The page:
Gipsy Kings News
The Gipsy Kings, featuring Nicolas Reyes, play French rumba flamenca at City Winery in Chelsea, NYC; on Friday, January 27, 2023 at 7pm and 9pm.
Gipsy Kings are French Rumba Flamenca
The Gipsy Kings started out in the 1970s as Los Reyes, a flamenco band of the extended Reyes family (Kings family). The families are Spaniards who moved to France to escape the horrors of the Spanish Civil War.
Los Reyes began calling itself the Gipsy Kings because they traveled a lot like the Roma people who created Flamenco in Southern Spain. The core of the group are lead singer Nicolas Reyes and lead guitarist Tonino Baliardo.
The band’s breakthrough came with their self-titled third album, “Gipsy Kings” in 1987. It produced their biggest hit “Bamboléo.” After that they became huge and collaborate with the best of the best around the world. Even if you don’t know their name, you probably know their music.
“Gipsy Kings” (1987) was the band’s breakthrough.
“Este Mundo” (1991) was nominated for the “Best World Music Album” Grammy.
“Love and Liberté” (1993) won the “Best Pop Album” Latin Grammy, and was nominated for the “Best World Music Album” Grammy.
“Tierra Gitana” (1996) was nominated for the “Best World Music Album” Grammy.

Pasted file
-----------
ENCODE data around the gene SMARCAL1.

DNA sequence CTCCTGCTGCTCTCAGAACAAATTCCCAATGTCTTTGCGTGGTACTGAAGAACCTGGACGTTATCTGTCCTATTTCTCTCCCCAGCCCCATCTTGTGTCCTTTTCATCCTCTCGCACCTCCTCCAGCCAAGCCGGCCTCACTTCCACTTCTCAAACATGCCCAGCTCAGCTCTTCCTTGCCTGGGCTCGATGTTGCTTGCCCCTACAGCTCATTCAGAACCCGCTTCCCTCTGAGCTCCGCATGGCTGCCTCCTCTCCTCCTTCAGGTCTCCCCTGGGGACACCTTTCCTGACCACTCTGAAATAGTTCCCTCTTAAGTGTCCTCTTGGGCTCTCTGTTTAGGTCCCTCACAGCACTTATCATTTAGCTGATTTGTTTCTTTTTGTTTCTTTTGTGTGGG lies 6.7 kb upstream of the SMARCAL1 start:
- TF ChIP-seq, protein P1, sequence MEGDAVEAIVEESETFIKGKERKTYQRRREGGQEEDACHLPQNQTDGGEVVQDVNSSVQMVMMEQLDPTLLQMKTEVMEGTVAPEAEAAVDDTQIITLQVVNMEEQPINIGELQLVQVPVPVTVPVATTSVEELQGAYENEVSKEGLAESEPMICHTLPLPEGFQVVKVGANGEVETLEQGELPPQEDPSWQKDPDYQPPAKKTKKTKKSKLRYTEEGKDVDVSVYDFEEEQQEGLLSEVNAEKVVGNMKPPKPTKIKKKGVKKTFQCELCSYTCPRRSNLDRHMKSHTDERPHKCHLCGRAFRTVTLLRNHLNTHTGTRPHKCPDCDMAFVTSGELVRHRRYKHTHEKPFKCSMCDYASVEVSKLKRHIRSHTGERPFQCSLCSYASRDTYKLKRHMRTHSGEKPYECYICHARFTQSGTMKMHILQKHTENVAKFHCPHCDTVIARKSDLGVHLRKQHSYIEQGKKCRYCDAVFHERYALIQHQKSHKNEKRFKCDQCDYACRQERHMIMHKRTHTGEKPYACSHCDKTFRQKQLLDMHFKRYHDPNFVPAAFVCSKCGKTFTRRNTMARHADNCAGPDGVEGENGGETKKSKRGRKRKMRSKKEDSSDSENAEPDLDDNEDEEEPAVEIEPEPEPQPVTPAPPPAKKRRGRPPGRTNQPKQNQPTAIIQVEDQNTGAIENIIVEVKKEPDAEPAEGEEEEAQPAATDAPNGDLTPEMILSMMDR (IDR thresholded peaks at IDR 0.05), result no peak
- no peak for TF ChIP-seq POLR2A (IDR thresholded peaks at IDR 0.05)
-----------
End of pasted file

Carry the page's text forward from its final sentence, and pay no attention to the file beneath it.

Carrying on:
“Compas” (1997) was nominated for “Best World Music Album” Grammy.
“Savor Flamenco” (2013) won the “Best World Music Album” Grammy.
New York Venues
Spanish Flamenco blends many musical traditions from the road between Northern India and Southern Spain. One road went through Europe. The other went through North Africa. The Gipsy Kings have taken Flamenco all over the world by blending it with many Global Music traditions. Flamenco seems to blend with everything.
Rumba Flamenca is a style of Spanish Flamenco that made the round trip (ida y vuelta) from Spain to the Americas and back again. It incorporates Cuban rhythms and movement.
That’s not so strange when you consider that Flamenco in Spain already has Mother Africa in it. Spain and Africa are less than ten miles apart, and people migrated in both directions.
Today Flamenco has absorbed the Cajon, the shipping box used as percussion. It’s not from Spain. The Cajon is associated with Peru where Flamenco guitar legend Paco de Lucia found one, but it originated in Cuba.
Even though there are technical distinctions, Rumba Flamenca really has become core Flamenco.